W A R D U N I
V E R S I T Y|
& Voices IV
AN ANTHOLOGY OF VERSE AND
There was a buzz all around,
Soon they’d be gone Paris bound!
They’d stayed in the lobby all night long,
Because the tornado’s winds were just too strong.
Their thoughts were on Paris, where they would be,
If they hadn’t been stuck you see.
Sitting around with nothing to do,
There weren’t many, just a few.
They began to talk and contemplate,
So they would have something to do during the wait.
One was a lawyer, fair and tall.
His knowledge of law surpassed them all.
He dated often, every night someone new.
The women thought he loved them, but they had no clue.
His closet was great, filled to the stop,
Dressed to the ‘T’ he could make traffic stop!
His clothes were perfect to every detail,
He preferred not to shop, but to get them by mail.
He had many shirts, some blue, some gray,
And many pairs of underwear, though he chose not to say.
His heart was kind, as wide as the sky,
But beware of what he says, he knows how to lie!
He knew all the judges, some very well.
He’d buy them presents, so they’d say he was swell.
He did this so they would give him a break,
And when they did, now he would make,
It known to everyone throughout the town,
The was the best lawyer all around.
The second was a nurse by the name of Sue,
Everywhere she went she was one of few,
To get attention from every fellow.
Her hair was short, curled and yellow.
Her nails were long, and red with paint.
If she saw a mouse, she just might faint,
Her teeth were white, some spaced apart,
She called herself a lady, but didn’t always act the part!
She had a boyfriend by the name of Fred,
Who couldn’t even afford a loaf of bread!
She gave him money whenever she got paid,
And would still have to come home to the mess he’d made.
Her patients received the best care some said,
Sue thought so too, as long as they weren’t dead!
When they needed help, they rang a bell.
And sometimes she thought, “Just go to hell!”
But she always went so she could give,
Whatever they needed so they could live.
Next was a woman, her name was Pat,
Some call her plump, I call her fat!
She liked to eat, mostly chips and dips,
You can see where it went, straight to her hips!
She owned much jewelry, but only one chain,
She had two dogs, one named Duane.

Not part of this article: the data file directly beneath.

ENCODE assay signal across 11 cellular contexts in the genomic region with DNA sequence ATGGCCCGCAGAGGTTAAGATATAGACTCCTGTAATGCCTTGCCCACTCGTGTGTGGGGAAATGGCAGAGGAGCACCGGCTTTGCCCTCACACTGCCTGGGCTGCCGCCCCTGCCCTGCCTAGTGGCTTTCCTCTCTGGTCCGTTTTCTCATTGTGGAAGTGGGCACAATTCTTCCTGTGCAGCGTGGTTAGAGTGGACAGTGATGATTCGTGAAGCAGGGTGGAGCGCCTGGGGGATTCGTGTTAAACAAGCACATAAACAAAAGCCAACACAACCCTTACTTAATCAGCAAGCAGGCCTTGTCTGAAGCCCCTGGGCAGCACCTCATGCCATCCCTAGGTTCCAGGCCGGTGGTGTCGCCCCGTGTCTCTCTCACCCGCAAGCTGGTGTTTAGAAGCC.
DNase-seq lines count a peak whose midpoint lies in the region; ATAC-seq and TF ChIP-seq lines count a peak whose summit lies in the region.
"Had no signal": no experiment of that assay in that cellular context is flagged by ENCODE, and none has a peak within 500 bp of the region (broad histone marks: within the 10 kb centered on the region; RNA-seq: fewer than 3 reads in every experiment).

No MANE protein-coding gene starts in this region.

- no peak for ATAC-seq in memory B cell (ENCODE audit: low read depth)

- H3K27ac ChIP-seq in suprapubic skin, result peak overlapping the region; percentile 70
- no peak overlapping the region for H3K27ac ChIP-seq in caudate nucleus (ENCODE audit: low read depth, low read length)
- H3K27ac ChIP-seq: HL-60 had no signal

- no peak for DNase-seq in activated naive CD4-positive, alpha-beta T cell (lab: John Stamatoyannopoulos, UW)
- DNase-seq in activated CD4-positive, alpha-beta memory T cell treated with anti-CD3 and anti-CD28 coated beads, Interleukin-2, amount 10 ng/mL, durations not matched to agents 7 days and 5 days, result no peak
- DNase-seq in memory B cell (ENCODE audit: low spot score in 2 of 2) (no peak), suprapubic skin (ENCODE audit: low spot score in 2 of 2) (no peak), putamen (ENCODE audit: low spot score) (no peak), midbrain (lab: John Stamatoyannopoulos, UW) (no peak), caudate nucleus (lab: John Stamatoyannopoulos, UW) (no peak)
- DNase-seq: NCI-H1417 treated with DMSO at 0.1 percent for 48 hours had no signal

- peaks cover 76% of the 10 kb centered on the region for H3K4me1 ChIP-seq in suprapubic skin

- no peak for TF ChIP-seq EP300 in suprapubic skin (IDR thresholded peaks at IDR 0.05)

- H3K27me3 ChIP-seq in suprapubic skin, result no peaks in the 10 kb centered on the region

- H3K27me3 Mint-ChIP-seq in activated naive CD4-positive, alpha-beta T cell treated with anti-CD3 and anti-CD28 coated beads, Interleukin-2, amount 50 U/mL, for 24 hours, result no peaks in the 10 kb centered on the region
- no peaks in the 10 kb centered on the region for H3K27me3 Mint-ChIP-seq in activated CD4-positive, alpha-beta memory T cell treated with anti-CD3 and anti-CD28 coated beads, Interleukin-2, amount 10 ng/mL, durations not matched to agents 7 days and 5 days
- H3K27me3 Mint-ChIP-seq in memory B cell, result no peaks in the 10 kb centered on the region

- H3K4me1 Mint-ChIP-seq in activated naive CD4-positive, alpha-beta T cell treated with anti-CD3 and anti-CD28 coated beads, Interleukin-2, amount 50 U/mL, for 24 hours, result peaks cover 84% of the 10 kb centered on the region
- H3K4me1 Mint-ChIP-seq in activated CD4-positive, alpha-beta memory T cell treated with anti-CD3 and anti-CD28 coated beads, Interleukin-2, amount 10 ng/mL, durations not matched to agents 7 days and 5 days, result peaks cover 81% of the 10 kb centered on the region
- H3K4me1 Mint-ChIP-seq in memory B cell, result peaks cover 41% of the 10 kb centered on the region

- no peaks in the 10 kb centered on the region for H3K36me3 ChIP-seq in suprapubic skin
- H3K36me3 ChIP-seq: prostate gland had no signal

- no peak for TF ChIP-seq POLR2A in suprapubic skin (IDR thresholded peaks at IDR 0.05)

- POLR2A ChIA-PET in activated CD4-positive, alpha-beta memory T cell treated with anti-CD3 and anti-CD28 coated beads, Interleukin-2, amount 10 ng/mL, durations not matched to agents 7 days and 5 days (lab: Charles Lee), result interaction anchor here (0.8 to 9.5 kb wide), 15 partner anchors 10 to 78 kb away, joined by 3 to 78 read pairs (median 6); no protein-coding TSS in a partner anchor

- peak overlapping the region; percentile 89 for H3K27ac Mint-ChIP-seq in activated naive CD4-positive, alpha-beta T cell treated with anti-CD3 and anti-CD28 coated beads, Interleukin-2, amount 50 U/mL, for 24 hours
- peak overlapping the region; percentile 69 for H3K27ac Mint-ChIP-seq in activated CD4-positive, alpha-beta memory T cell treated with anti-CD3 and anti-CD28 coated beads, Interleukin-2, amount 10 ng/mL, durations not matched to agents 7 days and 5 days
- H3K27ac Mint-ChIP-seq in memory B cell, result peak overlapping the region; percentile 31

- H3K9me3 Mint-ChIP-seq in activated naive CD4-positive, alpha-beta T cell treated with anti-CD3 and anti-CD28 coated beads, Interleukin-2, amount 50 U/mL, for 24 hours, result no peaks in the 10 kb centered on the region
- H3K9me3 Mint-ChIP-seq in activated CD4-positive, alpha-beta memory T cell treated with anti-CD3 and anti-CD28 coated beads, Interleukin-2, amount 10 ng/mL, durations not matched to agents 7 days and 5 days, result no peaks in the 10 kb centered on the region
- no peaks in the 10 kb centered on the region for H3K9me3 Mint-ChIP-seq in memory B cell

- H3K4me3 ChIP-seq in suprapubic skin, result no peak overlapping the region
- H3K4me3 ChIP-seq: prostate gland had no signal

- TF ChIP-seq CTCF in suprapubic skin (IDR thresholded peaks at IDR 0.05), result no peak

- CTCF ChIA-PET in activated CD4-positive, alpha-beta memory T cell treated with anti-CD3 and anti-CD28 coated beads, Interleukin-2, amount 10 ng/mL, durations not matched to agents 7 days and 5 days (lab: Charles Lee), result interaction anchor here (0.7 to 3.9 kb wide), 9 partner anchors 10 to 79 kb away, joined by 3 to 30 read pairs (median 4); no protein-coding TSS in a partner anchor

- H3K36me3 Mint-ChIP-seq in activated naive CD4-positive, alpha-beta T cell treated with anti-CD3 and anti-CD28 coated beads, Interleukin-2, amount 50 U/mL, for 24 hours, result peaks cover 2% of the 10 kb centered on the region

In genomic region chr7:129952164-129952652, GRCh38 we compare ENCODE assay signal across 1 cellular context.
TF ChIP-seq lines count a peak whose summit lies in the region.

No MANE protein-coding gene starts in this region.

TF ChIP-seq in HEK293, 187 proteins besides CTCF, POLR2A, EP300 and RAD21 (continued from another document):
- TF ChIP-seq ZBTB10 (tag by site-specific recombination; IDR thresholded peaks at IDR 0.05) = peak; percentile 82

Her clothes didn’t match, some yellow, some green,
Wherever she went she could always seen.
Her house was never tidy, it looked like a sty,
And all you could say was, “My, oh my.”
But all of this was surpassed you see,
By her heart which was as kind as can be.
She volunteered her time everyday,
And worked very hard, but accepted no pay.
In hospitals, in shelters, even in the park,
Wherever she went, she left her mark.
She worked with children who just wouldn’t learn.
So it’s no wonder that she would earn,
An award for her service, volunteered to all;
Not just on occasion, but winter, spring and fall.
Fourth was a policeman, sometimes called a cop.
When thieves saw him, they just had to stop.
Whatever it was they were going to do;
Because in their hearts, they just knew,
That Officer Johnson (that was his name),
Would catch them all and out them to shame.
He had a nightstick that he tapped against the wall.
To let it be known to one and all,
That he was the cop assigned to that street.
He paid close attention, never missing a beat.
And when you did wrong, he knew it was you.
He caught most criminals, only missing a few.
Officer Johnson, he was so swell,
If only they knew, he just didn’t tell!
Most of they crimes he’d just let go,
If he didn’t tell, who would know?
Last was a writer for USA Today,
He knew he was good, he just didn’t say.
He handed in his work, all on time.
He never cheated, not even for a dime.
His hair was black, the color of night,
He did everything well, with all of his might.
His nails were neat, always shined and clean,
He was always kind, and never mean.
An educated man, skilled at chess,
Humble and kind, modest in dress.
His writing was fine, surpasses by none other,
“That’s my boy!” exclaimed his mother!
“Boarding to Paris come one, come all!
Run very fast, but please don’t fall!”
They were all delighted to hear the pilot say,
That so very soon they’d be on their way.
They agreed to meet one Sunday night,
And eat dinner together, in the moonlight.
They’d stay up together, and watch the day break.
And in the morning, they would make,
Their way back to town, so happy, so free;
I hope not too fast, they might forget me!